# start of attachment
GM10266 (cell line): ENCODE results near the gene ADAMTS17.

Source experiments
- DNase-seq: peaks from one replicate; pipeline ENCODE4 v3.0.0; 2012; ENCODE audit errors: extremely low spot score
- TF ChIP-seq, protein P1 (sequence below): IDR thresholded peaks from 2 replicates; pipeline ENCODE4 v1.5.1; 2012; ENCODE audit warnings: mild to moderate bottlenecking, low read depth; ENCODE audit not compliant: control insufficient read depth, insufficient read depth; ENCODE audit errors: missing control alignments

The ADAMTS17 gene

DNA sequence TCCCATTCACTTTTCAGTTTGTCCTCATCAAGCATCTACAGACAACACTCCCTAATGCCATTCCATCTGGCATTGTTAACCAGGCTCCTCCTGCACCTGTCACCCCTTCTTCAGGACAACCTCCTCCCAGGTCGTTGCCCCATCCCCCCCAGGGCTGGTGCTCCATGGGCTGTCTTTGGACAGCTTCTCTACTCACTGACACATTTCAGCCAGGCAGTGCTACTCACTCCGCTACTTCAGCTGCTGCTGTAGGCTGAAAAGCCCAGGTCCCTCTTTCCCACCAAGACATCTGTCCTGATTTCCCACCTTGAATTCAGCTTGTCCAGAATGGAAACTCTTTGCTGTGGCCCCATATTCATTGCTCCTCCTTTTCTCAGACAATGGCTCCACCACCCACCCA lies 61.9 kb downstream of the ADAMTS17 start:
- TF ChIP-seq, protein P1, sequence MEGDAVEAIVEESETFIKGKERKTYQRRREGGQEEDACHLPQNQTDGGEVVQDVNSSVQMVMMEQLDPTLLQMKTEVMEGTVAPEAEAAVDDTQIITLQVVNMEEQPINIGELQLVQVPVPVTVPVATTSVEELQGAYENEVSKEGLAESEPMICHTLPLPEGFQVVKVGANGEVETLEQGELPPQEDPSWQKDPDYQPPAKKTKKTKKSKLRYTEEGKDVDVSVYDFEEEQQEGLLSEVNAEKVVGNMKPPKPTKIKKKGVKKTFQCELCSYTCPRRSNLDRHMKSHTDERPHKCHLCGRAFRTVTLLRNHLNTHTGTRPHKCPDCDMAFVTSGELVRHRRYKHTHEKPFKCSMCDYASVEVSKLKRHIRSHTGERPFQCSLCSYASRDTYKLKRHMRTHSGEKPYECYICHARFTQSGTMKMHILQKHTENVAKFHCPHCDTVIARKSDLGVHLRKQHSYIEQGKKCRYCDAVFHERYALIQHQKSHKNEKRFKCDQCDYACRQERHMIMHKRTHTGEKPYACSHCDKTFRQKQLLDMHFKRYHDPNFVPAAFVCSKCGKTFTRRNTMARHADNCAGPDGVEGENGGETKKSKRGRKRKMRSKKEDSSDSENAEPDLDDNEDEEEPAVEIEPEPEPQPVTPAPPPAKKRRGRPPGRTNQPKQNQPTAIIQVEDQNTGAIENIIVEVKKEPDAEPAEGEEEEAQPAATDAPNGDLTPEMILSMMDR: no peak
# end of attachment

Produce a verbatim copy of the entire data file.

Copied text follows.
GM10266 (cell line): ENCODE results near the gene ADAMTS17.

Source experiments
- DNase-seq: peaks from one replicate; pipeline ENCODE4 v3.0.0; 2012; ENCODE audit errors: extremely low spot score
- TF ChIP-seq, protein P1 (sequence below): IDR thresholded peaks from 2 replicates; pipeline ENCODE4 v1.5.1; 2012; ENCODE audit warnings: mild to moderate bottlenecking, low read depth; ENCODE audit not compliant: control insufficient read depth, insufficient read depth; ENCODE audit errors: missing control alignments

The ADAMTS17 gene

DNA sequence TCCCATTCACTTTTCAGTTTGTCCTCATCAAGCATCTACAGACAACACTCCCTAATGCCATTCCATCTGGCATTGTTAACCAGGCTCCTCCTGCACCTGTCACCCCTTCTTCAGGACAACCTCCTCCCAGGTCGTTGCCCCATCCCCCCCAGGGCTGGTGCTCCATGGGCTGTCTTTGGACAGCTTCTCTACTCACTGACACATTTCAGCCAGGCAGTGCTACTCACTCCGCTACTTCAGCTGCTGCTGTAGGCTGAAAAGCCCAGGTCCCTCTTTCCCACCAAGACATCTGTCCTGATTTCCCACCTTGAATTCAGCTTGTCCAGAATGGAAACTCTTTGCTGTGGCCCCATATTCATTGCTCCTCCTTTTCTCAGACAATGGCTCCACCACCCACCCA lies 61.9 kb downstream of the ADAMTS17 start:
- TF ChIP-seq, protein P1, sequence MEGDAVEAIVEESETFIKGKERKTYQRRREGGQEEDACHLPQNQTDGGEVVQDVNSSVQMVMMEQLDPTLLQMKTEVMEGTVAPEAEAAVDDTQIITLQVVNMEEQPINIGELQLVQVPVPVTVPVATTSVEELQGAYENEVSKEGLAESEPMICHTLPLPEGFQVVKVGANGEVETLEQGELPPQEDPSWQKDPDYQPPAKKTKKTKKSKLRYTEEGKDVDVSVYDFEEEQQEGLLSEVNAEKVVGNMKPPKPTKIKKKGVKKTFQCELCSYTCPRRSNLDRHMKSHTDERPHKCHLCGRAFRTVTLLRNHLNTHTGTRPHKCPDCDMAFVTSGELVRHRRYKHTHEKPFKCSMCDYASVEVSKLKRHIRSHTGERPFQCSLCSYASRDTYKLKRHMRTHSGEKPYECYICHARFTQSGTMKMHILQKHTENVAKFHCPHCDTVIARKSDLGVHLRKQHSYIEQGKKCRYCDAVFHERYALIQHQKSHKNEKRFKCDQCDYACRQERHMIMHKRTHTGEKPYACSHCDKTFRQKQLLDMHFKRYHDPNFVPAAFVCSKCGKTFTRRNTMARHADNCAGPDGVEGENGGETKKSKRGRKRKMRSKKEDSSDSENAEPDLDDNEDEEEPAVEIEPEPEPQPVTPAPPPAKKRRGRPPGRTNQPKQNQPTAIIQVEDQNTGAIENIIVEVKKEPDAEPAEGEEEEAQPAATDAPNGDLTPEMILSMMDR: no peak